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See Mercury and Venus in a dark, pre-dawn sky from the Southern Hemisphere

10 Apr 2019, 15:02 UTC
See Mercury and Venus in a dark, pre-dawn sky from the Southern Hemisphere
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Mercury attains a very favourable western elongation of almost 28 degrees from the Sun on 11 April, which means that the innermost planet is a morning object in the eastern sky before sunrise. Antipodean skywatchers are in the enviable position of currently being able to see both Mercury and conspicuous planetary sibling Venus in a dark sky before the onset of astronomical twilight. For ten mornings starting 11 April (Australasian dates), Venus and Mercury lie within 5 degrees of each other and visible in the same field of view of 10× and lower magnification binoculars. Venus and Mercury are closest (4° 17′ apart) on 17 April. AN animation by Ade Ashford.It’s a popular misconception that Mercury can only be seen in twilight, either in the east shortly before sunrise when the innermost planet is close to a western elongation (as now), or in the west soon after sunset when the planet is near an eastern elongation. But if the circumstances are just right, it is possible to see Mercury in a truly dark sky before the first glimmer of astronomical dawn, or after astronomical dusk for eastern elongations.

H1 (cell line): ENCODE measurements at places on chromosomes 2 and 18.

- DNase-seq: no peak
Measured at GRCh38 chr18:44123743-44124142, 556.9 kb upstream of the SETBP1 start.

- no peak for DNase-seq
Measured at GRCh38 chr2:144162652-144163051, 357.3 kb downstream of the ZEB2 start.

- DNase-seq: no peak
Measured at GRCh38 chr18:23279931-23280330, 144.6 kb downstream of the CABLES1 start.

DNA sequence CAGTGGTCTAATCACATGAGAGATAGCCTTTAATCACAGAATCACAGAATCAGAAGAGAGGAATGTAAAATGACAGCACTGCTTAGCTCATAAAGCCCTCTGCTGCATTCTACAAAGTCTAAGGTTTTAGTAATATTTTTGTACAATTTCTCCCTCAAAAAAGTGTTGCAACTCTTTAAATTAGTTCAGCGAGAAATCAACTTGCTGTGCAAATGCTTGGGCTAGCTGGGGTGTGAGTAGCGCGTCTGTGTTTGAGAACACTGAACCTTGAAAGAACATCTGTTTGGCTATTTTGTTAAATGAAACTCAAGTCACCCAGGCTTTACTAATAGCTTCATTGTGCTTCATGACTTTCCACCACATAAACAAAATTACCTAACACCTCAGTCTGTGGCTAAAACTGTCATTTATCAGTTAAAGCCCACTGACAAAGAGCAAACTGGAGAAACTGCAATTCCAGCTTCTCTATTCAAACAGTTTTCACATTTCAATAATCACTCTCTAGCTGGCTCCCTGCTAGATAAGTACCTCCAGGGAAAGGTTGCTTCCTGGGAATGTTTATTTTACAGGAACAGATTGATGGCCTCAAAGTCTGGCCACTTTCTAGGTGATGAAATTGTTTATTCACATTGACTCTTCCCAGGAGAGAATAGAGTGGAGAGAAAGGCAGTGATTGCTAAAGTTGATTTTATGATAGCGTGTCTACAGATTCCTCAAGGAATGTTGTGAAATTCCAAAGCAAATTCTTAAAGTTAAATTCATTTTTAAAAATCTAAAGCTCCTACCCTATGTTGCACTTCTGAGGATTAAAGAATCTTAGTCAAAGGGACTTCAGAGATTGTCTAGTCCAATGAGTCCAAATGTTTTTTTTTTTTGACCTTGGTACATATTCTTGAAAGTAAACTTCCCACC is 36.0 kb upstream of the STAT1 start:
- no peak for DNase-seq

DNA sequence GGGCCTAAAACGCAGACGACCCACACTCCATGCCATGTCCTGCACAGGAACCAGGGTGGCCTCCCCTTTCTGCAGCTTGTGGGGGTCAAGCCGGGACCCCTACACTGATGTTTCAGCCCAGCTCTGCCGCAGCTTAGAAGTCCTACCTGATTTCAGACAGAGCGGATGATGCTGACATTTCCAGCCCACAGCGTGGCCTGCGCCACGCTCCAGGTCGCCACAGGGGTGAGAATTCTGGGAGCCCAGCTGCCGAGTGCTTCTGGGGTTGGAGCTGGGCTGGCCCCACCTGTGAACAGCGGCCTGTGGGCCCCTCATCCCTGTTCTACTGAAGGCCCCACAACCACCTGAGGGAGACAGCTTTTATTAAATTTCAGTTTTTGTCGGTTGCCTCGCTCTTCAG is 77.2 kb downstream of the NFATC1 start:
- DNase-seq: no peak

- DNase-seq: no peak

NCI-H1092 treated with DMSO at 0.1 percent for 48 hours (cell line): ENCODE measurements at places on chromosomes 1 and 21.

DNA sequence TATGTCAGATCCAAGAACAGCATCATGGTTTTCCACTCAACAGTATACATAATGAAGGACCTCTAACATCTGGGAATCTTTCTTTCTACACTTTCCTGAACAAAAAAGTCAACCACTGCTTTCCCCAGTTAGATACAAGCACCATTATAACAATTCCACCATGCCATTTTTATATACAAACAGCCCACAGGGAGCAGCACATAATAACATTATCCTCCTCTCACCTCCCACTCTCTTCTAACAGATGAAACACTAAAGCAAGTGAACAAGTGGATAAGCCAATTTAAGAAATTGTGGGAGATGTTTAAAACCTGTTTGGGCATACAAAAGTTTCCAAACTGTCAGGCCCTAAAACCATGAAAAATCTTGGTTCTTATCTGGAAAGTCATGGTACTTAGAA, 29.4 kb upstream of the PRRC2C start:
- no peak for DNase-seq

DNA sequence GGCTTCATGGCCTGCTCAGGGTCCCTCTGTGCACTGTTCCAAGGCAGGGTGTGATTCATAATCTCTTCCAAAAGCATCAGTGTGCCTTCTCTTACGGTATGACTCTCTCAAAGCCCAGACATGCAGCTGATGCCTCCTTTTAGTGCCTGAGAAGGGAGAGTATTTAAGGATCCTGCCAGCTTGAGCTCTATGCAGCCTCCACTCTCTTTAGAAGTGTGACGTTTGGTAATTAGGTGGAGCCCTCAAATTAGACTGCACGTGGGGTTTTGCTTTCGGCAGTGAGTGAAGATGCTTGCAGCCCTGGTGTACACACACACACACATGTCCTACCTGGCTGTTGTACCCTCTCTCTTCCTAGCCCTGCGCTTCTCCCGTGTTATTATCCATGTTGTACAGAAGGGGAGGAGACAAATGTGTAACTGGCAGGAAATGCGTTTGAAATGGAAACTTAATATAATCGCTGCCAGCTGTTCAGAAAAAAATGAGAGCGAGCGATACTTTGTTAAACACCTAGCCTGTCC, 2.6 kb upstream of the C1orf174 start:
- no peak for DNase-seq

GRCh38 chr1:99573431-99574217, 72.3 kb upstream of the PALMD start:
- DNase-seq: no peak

On Thursday, 11 April at 19:37 UT (8:37pm BST), Mercury attains a ...

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